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7 Conclusion: The Prospects for Harnessing Nature's Catalytic Principles
observed for enzymes. For example, the machine-like catalyst 6 turns over 5 H2
s−1 for at least 5 days of continuous operation with no observable deactivation.31
It is just as active at the end of the 5 days as it was at the beginning. Its turnover
number during that time exceeds 1,000,000 per catalyst molecule.38 Hill’s Copolyoxotungstate water oxidation catalyst also achieves an enzyme-like turnover
frequency of >5 s−1 at pH 8.58
Several of the new catalysts, furthermore, open new vistas in ﬁelds that are critically important to humankind but extraordinarily challenging. For example, solar
water splitting is achieved without need of an external energy input by 14+ /Naﬁon
in a dye-sensitized solar cell.51 The ability of 14+ /Naﬁon to selectively split seawater without generating toxic Cl2 gas must also rank as an important advance.55
Industry standard water oxidation catalysts like Pt and commercial electrolyzers
cannot achieve this feat.
These developments are cumulatively extremely promising and bode well for
the future. While it is still an open question as to whether the current understanding
of enzymes is complete, we have, at the very least, discovered a range of new and
powerful catalysts. These catalysts are a signiﬁcant advance on what was previously
possible; they set a new benchmark for synthetic catalysis in a variety of reactions.
This is precisely what would be expected if the current understanding of Nature’s
catalytic principles has at least some measure of validity and is trending toward a
The challenge now is to continue the quest and to harness the knowledge that we
have available in the development of still more powerful synthetic catalyst systems.
Whatever the pitfalls, bioinspired catalysis is clearly a ﬁeld with enormous potential
that is eminently worth pursuing.
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Biomimetic Amphiphiles and Vesicles
SABINE HIMMELEIN and BART JAN RAVOO
Organic Chemistry Institute and Graduate School of Chemistry, Westfalische
Corrensstrasse 40, 48149 Munster,
Without exaggeration, it could be stated that a bilayer of phospholipid molecules is
all that separates “internal” from “external” in living organisms. Biological membranes play a key role in the protection of the integrity, stability, and shape of a
cell as well as its interaction and communication with its environment. Moreover,
crucial processes such as recognition and adhesion of cells, membrane fusion, signal transduction, and enzyme catalysis occur at the membrane surface. In addition,
even the simplest of cells contain numerous subcompartments, each of which are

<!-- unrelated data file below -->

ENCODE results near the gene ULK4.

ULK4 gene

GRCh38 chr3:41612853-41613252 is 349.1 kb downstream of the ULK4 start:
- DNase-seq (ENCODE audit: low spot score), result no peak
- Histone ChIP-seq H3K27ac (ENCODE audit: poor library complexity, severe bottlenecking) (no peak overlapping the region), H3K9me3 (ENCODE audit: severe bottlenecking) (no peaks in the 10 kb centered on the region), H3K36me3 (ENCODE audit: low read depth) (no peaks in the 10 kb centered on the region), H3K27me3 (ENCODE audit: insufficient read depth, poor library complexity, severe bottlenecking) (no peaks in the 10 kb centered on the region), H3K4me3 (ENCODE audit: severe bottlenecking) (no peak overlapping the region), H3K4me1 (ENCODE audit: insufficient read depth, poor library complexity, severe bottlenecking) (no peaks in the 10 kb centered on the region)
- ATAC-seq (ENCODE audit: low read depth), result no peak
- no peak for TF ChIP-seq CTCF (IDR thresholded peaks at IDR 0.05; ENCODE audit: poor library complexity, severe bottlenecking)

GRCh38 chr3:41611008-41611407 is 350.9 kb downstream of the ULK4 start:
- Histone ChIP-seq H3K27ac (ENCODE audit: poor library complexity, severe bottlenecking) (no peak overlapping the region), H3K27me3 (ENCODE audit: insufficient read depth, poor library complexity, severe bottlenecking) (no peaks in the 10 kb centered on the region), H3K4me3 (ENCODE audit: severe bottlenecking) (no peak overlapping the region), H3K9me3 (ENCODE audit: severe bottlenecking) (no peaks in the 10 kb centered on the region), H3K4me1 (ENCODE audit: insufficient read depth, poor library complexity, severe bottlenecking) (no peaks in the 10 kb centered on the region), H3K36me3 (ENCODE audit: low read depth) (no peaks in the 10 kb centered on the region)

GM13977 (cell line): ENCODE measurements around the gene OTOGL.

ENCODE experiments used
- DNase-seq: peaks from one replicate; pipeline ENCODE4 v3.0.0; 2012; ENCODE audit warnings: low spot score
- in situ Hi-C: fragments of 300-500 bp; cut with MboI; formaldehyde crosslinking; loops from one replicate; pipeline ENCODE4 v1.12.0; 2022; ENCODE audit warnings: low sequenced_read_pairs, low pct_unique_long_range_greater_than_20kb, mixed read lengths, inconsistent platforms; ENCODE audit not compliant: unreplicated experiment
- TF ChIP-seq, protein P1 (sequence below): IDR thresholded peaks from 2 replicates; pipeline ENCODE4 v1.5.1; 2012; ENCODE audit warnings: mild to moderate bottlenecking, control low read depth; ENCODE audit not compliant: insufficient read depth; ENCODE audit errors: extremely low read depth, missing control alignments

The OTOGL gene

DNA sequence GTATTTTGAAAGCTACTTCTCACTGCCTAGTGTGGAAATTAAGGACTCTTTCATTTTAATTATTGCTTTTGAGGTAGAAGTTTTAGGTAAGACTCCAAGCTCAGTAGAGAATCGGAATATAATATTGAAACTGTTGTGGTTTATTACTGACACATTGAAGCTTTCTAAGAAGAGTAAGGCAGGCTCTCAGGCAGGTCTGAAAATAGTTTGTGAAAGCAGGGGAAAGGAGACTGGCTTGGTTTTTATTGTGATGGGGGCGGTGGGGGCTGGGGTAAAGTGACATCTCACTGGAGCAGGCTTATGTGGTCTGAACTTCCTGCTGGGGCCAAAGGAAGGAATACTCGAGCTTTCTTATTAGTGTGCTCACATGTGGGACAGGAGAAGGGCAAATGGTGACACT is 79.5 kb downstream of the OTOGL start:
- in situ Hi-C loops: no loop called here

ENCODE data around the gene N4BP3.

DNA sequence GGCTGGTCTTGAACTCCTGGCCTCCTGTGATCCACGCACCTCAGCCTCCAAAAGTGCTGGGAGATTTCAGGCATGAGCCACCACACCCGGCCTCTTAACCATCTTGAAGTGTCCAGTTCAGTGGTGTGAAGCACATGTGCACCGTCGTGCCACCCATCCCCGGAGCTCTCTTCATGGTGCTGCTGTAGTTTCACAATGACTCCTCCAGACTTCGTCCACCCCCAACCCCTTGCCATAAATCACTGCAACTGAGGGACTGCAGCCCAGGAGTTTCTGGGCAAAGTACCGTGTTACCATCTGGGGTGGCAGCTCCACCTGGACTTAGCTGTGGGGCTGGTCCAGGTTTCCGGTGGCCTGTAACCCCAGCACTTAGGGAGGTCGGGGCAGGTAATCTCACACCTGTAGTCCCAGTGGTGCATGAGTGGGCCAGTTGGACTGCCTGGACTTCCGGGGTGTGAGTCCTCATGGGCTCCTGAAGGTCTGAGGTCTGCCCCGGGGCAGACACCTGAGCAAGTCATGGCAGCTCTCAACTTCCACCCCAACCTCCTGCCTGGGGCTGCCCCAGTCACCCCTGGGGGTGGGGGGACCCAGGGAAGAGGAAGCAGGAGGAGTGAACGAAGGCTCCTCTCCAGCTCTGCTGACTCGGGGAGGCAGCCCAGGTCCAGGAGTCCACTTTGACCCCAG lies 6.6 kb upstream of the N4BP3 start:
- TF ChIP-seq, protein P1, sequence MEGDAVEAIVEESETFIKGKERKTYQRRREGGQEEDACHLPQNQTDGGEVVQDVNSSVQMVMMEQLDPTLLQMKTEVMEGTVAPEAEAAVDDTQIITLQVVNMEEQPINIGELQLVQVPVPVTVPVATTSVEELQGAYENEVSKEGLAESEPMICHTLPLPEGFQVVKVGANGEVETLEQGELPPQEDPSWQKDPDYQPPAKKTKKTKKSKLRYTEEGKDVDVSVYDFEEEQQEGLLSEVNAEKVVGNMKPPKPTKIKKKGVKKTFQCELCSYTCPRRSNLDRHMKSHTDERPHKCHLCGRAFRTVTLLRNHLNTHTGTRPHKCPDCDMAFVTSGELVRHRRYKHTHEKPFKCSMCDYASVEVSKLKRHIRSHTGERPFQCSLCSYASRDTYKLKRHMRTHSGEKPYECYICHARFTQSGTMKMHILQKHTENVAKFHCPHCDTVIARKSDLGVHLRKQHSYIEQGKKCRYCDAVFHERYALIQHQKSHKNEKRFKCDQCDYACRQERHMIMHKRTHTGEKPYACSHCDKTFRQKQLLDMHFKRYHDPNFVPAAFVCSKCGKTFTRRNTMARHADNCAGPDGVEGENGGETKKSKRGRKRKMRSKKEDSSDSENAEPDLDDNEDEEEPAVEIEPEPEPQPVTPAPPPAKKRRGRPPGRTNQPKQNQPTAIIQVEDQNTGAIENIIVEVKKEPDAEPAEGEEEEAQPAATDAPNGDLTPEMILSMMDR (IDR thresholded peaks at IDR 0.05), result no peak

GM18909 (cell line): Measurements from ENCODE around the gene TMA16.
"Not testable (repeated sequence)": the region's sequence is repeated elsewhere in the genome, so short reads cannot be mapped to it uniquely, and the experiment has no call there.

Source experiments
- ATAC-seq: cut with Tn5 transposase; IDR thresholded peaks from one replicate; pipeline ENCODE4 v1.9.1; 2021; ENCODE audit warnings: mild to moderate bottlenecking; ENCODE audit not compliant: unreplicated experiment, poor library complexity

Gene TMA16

secluded by a separate bilayer membrane. Several key functions of cell membranes
are highlighted in Figure 8.1. It was shown by Bangham and Horne in 1964 that
phospholipid bilayer membranes can easily be formed in vitro1 and it was reported
by Kunitake and Okahata in 1977 that the formation of bilayers is not restricted
to biological phospholipids.2 Vesicles (Lat. vesicula = small bubble) have been an
important topic in both chemistry and the life sciences ever since. On the one hand,
vesicles are of interest as highly dynamic supramolecular structures that mimic the
remarkable properties of biological membranes. On the other hand, vesicles are of
interest as self-assembled responsive capsules that may be applied in drug delivery,
as nanoreactors and nanosensors, or in the design of soft materials.
This chapter focuses on the use of abiological amphiphiles to generate
biomimetic vesicles. The chapter opens with a general introduction to the use of
synthetic amphiphiles as building blocks for biomimetic vesicles. The major part
of the chapter is organized according to a number of sophisticated functions that
are typical of biological cell membranes. First, we discuss biomimetic vesicles
that display molecular-recognition-induced adhesion and fusion of membranes.
Second, we describe vesicles that are senstitive to stimuli-responsive shape
control. Third, we focus on vesicles that are capable of transmembrane signaling
Bioinspiration and Biomimicry in Chemistry: Reverse-Engineering Nature, First Edition.
Edited by Gerhard F. Swiegers.
© 2012 John Wiley & Sons, Inc. Published 2012 by John Wiley & Sons, Inc.
BIOMIMETIC AMPHIPHILES AND VESICLES
Figure 8.1 Schematic representation of key functions of a biological cell membrane.
and vesicles that can be used to compartmentalize chemical reactions. Finally, we
address the issue of formation of subcompartments within a vesicle. The chapter
closes with a brief outlook.
This chapter is intended to provide insights into the fascinating supramolecular
chemistry of biomimetic vesicles by highlighting a selected number of recent
publications. A comprehensive review of the literature is not provided. Langmuir–
Blodgett ﬁlms and supported bilayers—which are also versatile biomimetic
membranes—are not covered in this chapter.
8.2 SYNTHETIC AMPHIPHILES AS BUILDING BLOCKS
FOR BIOMIMETIC VESICLES
Vesicles are dynamic supramolecular structures that consist of a molecular layer
that encapsulates a small amount of solvent. Vesicles are predominantly formed in
aqueous solution. The term “liposome” is generally reserved for vesicles composed
of natural phospholipids, while the term “vesicle” includes vesicles composed of
synthetic amphiphiles, phospholipids, or any other components. “Polymersomes”
are vesicles composed of polymers.
Bilayer vesicles are closely related to liposomes and biological membranes.
Most molecules that form bilayer vesicles in water are amphiphilic: they have a
hydrophobic and a hydrophilic part. The hydrophilic part (“head group”) of the